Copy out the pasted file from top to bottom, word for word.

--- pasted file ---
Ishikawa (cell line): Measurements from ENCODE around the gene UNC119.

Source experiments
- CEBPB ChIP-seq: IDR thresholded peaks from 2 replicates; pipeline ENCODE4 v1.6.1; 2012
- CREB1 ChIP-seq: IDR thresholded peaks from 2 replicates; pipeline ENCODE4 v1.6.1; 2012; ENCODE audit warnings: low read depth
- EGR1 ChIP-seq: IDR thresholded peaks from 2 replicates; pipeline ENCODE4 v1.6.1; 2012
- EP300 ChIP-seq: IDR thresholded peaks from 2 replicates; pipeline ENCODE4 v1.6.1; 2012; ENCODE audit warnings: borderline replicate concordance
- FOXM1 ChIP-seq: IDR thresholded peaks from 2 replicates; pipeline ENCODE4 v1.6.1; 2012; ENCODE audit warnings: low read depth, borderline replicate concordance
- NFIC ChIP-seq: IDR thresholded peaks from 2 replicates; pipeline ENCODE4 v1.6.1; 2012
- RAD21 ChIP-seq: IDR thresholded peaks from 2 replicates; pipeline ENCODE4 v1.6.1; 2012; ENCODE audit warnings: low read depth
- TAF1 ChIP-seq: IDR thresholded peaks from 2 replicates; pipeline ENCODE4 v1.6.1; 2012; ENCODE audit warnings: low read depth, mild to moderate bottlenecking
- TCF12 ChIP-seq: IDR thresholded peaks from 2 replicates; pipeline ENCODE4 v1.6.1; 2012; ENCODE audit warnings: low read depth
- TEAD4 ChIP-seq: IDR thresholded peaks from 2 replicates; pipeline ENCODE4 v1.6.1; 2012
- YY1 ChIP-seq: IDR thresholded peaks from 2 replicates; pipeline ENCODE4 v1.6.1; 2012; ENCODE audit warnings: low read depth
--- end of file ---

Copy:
Ishikawa (cell line): Measurements from ENCODE around the gene UNC119.

Source experiments
- CEBPB ChIP-seq: IDR thresholded peaks from 2 replicates; pipeline ENCODE4 v1.6.1; 2012
- CREB1 ChIP-seq: IDR thresholded peaks from 2 replicates; pipeline ENCODE4 v1.6.1; 2012; ENCODE audit warnings: low read depth
- EGR1 ChIP-seq: IDR thresholded peaks from 2 replicates; pipeline ENCODE4 v1.6.1; 2012
- EP300 ChIP-seq: IDR thresholded peaks from 2 replicates; pipeline ENCODE4 v1.6.1; 2012; ENCODE audit warnings: borderline replicate concordance
- FOXM1 ChIP-seq: IDR thresholded peaks from 2 replicates; pipeline ENCODE4 v1.6.1; 2012; ENCODE audit warnings: low read depth, borderline replicate concordance
- NFIC ChIP-seq: IDR thresholded peaks from 2 replicates; pipeline ENCODE4 v1.6.1; 2012
- RAD21 ChIP-seq: IDR thresholded peaks from 2 replicates; pipeline ENCODE4 v1.6.1; 2012; ENCODE audit warnings: low read depth
- TAF1 ChIP-seq: IDR thresholded peaks from 2 replicates; pipeline ENCODE4 v1.6.1; 2012; ENCODE audit warnings: low read depth, mild to moderate bottlenecking
- TCF12 ChIP-seq: IDR thresholded peaks from 2 replicates; pipeline ENCODE4 v1.6.1; 2012; ENCODE audit warnings: low read depth
- TEAD4 ChIP-seq: IDR thresholded peaks from 2 replicates; pipeline ENCODE4 v1.6.1; 2012
- YY1 ChIP-seq: IDR thresholded peaks from 2 replicates; pipeline ENCODE4 v1.6.1; 2012; ENCODE audit warnings: low read depth